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Burning question

The other day, my wife was complaining about the stink coming from someone burning trash in the neighborhood, which, based on the intensity, was probably being done right beside our property. The strong, acrid smell of leaves burning had become a regular visitor, especially during the summer months when dried leaves are aplenty.

When the wife wondered out loud in frustration if she could complain against this activity, which I believe illegal according to the Clean Air Act, to the police or barangay; I knew she’d be wasting her time. First of all, there are no illegal drugs or red-tagged “terrorists” involved, so good luck at getting any policeman to act on her concern. But more importantly, nobody considers open burning as illegal in this country. Heck, it is not even considered abnormal.

After sweeping dried leaves and other combustible trash into a tidy little pile, most people in this country will automatically start a fire. In this country where garbage collection services can generally be described as garbage, it is the easiest way of disposing of trash.

It may be what Filipinos have been doing for generations, but if you look at the Clean Air Act of 1999, burning waste is most likely illegal. Aside from that, it is harmful to the environment as it generates air pollution and a stink and this practice is also not aligned with the world’s efforts to combat global warming and climate change. Everyone else is trying to cut down on carbon emissions but a sizable chunk of our population are still ignorantly burning away.

We still burn trash because everyone thinks it is normal. While we may have changed from the olden days when we would burn almost everything combustible, the practice still continues, especially for dried leaves and yard trash. Somehow, people think it is acceptable and exempted from the 20-year-old law against burning waste and nobody in authority does anything about it anyway, even if evidence of such noticeable activities can be immediately seen, smelled and the source tracked down.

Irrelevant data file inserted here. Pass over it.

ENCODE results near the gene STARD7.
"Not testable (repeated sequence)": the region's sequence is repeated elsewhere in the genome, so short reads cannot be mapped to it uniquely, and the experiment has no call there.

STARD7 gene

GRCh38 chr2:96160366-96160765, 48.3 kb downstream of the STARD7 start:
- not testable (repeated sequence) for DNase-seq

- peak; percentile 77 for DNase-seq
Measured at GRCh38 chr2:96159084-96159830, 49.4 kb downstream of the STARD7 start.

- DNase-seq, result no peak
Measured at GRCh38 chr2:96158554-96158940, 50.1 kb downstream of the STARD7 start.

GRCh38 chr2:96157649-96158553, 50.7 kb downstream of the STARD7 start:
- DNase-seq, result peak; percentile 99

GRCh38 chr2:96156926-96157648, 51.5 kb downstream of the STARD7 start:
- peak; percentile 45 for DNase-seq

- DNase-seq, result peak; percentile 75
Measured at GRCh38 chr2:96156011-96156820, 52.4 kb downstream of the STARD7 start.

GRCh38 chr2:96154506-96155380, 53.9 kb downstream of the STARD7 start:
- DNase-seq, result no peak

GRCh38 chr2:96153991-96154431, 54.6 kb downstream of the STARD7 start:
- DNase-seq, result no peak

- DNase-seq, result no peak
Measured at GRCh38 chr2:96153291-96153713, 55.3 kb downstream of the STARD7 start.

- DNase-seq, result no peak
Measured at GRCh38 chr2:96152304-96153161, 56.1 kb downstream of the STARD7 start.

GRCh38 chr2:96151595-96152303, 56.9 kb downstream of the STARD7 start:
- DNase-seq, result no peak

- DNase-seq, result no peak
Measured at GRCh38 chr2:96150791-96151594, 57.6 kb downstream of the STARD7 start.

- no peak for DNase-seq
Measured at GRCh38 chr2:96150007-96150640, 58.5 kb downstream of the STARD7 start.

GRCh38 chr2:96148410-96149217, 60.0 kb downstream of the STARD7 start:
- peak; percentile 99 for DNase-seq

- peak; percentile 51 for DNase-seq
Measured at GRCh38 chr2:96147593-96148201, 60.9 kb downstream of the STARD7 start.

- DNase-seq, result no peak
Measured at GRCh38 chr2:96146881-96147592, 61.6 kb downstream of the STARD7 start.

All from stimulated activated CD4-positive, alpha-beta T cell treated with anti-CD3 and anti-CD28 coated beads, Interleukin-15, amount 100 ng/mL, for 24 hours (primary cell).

The acrid smell of burning leaves is not pleasant for humans and the carbon emissions, if we add up all the little fires our neat freak but pyromaniac neighbors start every day, it is not good for the planet. But we still do it because even those who are affected by this activity know the people in authority won’t do anything to stop it.

It’s not that we don’t have other options for trash disposal. According to the Clean Air Act and the Solid Waste Management Act, these compostable waste materials should go to community composting facilities where they can be turned into usable soil enrichers in a method that does not stink and acts as a carbon sink instead of generating carbon emissions.

But has anyone of us seen a barangay with a working compost facility? There is no need for such a facility because all the compostable materials are being illegally burned in plain sight of barangay officials. Most of the time, this annoying burning is even done by barangay personnel themselves.

We have been tolerating or even encouraging the burning of yard trash for decades. “Good” neighbors do it, street sweepers do it, newly hired house help do it automatically until they are explicitly told not to. It’s like bad driving… people think the bad habits they have acquired over the years are ok because nobody, especially those in authority, ever told them off. They assume whatever they’ve been doing is normal and acceptable and until the people in charge step in, it will never stop.

The burning question is… are the people responsible inclined to doing what needs to be done to change these backward behaviors and practices?*

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